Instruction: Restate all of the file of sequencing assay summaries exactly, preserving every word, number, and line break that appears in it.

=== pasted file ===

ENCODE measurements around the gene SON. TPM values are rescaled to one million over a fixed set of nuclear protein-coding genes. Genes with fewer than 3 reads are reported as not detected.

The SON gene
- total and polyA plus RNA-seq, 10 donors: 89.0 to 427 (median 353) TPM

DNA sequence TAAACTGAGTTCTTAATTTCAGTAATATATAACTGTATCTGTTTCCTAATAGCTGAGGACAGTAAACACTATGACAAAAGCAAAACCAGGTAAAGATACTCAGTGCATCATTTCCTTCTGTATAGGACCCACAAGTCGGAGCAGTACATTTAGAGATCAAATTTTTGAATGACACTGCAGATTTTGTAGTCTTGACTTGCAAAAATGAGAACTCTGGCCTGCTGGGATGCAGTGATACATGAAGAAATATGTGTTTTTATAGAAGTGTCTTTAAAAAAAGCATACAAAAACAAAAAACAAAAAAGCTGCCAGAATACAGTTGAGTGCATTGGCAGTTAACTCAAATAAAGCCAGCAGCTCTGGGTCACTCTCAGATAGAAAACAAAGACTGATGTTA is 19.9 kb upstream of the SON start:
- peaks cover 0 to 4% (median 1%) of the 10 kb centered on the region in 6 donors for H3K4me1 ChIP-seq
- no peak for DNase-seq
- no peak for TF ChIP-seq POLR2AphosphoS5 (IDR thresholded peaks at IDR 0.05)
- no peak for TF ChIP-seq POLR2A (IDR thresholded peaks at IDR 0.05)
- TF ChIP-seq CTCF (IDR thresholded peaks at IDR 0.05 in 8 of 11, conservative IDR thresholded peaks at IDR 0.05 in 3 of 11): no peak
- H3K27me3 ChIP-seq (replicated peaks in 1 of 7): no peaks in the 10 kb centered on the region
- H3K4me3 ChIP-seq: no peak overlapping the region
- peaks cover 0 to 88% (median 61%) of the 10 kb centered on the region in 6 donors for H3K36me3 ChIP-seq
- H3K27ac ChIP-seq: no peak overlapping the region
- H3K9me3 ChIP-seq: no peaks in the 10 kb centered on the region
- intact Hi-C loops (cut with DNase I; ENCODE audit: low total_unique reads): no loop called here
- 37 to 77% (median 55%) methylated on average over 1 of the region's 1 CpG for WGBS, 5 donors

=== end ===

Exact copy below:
ENCODE measurements around the gene SON. TPM values are rescaled to one million over a fixed set of nuclear protein-coding genes. Genes with fewer than 3 reads are reported as not detected.

The SON gene
- total and polyA plus RNA-seq, 10 donors: 89.0 to 427 (median 353) TPM

DNA sequence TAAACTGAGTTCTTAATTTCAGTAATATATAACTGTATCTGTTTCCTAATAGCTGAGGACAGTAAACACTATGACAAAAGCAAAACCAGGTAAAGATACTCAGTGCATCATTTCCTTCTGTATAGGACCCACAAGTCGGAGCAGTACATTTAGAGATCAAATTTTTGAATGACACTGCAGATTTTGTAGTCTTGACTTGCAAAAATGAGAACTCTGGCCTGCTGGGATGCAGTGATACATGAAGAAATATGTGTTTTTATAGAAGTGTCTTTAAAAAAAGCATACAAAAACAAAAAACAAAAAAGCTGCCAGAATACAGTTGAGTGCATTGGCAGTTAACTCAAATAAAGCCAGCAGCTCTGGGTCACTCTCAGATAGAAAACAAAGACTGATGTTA is 19.9 kb upstream of the SON start:
- peaks cover 0 to 4% (median 1%) of the 10 kb centered on the region in 6 donors for H3K4me1 ChIP-seq
- no peak for DNase-seq
- no peak for TF ChIP-seq POLR2AphosphoS5 (IDR thresholded peaks at IDR 0.05)
- no peak for TF ChIP-seq POLR2A (IDR thresholded peaks at IDR 0.05)
- TF ChIP-seq CTCF (IDR thresholded peaks at IDR 0.05 in 8 of 11, conservative IDR thresholded peaks at IDR 0.05 in 3 of 11): no peak
- H3K27me3 ChIP-seq (replicated peaks in 1 of 7): no peaks in the 10 kb centered on the region
- H3K4me3 ChIP-seq: no peak overlapping the region
- peaks cover 0 to 88% (median 61%) of the 10 kb centered on the region in 6 donors for H3K36me3 ChIP-seq
- H3K27ac ChIP-seq: no peak overlapping the region
- H3K9me3 ChIP-seq: no peaks in the 10 kb centered on the region
- intact Hi-C loops (cut with DNase I; ENCODE audit: low total_unique reads): no loop called here
- 37 to 77% (median 55%) methylated on average over 1 of the region's 1 CpG for WGBS, 5 donors